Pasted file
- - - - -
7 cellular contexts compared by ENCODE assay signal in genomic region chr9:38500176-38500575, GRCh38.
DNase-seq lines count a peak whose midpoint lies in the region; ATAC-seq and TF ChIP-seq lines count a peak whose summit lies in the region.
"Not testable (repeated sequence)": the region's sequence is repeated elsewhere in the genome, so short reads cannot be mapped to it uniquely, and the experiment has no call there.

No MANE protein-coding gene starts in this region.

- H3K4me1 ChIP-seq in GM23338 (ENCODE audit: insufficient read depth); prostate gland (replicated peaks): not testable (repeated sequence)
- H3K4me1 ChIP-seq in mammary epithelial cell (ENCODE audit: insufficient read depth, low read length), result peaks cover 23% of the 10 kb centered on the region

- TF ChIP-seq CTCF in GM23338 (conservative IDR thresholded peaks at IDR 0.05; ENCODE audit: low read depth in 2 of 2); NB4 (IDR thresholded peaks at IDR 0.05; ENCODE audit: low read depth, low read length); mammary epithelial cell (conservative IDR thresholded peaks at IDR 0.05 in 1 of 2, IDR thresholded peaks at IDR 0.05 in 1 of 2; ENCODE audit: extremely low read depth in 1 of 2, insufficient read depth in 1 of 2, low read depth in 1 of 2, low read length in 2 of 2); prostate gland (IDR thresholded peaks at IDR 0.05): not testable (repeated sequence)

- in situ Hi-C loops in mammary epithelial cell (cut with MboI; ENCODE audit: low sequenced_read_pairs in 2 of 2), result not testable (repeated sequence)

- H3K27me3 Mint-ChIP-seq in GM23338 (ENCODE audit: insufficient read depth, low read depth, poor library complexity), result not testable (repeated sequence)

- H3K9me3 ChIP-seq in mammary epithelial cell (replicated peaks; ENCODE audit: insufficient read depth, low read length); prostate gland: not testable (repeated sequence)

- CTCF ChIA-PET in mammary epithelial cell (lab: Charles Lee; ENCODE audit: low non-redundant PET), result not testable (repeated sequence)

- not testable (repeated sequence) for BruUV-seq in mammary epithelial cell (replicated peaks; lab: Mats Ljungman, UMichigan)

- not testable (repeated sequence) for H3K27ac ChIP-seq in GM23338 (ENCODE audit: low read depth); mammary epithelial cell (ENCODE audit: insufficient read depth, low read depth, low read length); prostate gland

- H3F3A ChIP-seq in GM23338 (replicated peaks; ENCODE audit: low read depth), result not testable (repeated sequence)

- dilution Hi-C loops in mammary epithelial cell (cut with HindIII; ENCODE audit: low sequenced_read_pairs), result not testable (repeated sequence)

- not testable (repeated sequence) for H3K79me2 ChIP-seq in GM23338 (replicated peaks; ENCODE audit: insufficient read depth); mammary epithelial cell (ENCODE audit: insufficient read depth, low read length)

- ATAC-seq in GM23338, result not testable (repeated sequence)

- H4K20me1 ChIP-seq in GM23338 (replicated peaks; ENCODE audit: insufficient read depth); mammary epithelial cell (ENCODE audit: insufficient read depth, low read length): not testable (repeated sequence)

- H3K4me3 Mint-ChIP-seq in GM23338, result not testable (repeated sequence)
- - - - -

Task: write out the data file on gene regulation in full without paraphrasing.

7 cellular contexts compared by ENCODE assay signal in genomic region chr9:38500176-38500575, GRCh38.
DNase-seq lines count a peak whose midpoint lies in the region; ATAC-seq and TF ChIP-seq lines count a peak whose summit lies in the region.
"Not testable (repeated sequence)": the region's sequence is repeated elsewhere in the genome, so short reads cannot be mapped to it uniquely, and the experiment has no call there.

No MANE protein-coding gene starts in this region.

- H3K4me1 ChIP-seq in GM23338 (ENCODE audit: insufficient read depth); prostate gland (replicated peaks): not testable (repeated sequence)
- H3K4me1 ChIP-seq in mammary epithelial cell (ENCODE audit: insufficient read depth, low read length), result peaks cover 23% of the 10 kb centered on the region

- TF ChIP-seq CTCF in GM23338 (conservative IDR thresholded peaks at IDR 0.05; ENCODE audit: low read depth in 2 of 2); NB4 (IDR thresholded peaks at IDR 0.05; ENCODE audit: low read depth, low read length); mammary epithelial cell (conservative IDR thresholded peaks at IDR 0.05 in 1 of 2, IDR thresholded peaks at IDR 0.05 in 1 of 2; ENCODE audit: extremely low read depth in 1 of 2, insufficient read depth in 1 of 2, low read depth in 1 of 2, low read length in 2 of 2); prostate gland (IDR thresholded peaks at IDR 0.05): not testable (repeated sequence)

- in situ Hi-C loops in mammary epithelial cell (cut with MboI; ENCODE audit: low sequenced_read_pairs in 2 of 2), result not testable (repeated sequence)

- H3K27me3 Mint-ChIP-seq in GM23338 (ENCODE audit: insufficient read depth, low read depth, poor library complexity), result not testable (repeated sequence)

- H3K9me3 ChIP-seq in mammary epithelial cell (replicated peaks; ENCODE audit: insufficient read depth, low read length); prostate gland: not testable (repeated sequence)

- CTCF ChIA-PET in mammary epithelial cell (lab: Charles Lee; ENCODE audit: low non-redundant PET), result not testable (repeated sequence)

- not testable (repeated sequence) for BruUV-seq in mammary epithelial cell (replicated peaks; lab: Mats Ljungman, UMichigan)

- not testable (repeated sequence) for H3K27ac ChIP-seq in GM23338 (ENCODE audit: low read depth); mammary epithelial cell (ENCODE audit: insufficient read depth, low read depth, low read length); prostate gland

- H3F3A ChIP-seq in GM23338 (replicated peaks; ENCODE audit: low read depth), result not testable (repeated sequence)

- dilution Hi-C loops in mammary epithelial cell (cut with HindIII; ENCODE audit: low sequenced_read_pairs), result not testable (repeated sequence)

- not testable (repeated sequence) for H3K79me2 ChIP-seq in GM23338 (replicated peaks; ENCODE audit: insufficient read depth); mammary epithelial cell (ENCODE audit: insufficient read depth, low read length)

- ATAC-seq in GM23338, result not testable (repeated sequence)

- H4K20me1 ChIP-seq in GM23338 (replicated peaks; ENCODE audit: insufficient read depth); mammary epithelial cell (ENCODE audit: insufficient read depth, low read length): not testable (repeated sequence)

- H3K4me3 Mint-ChIP-seq in GM23338, result not testable (repeated sequence)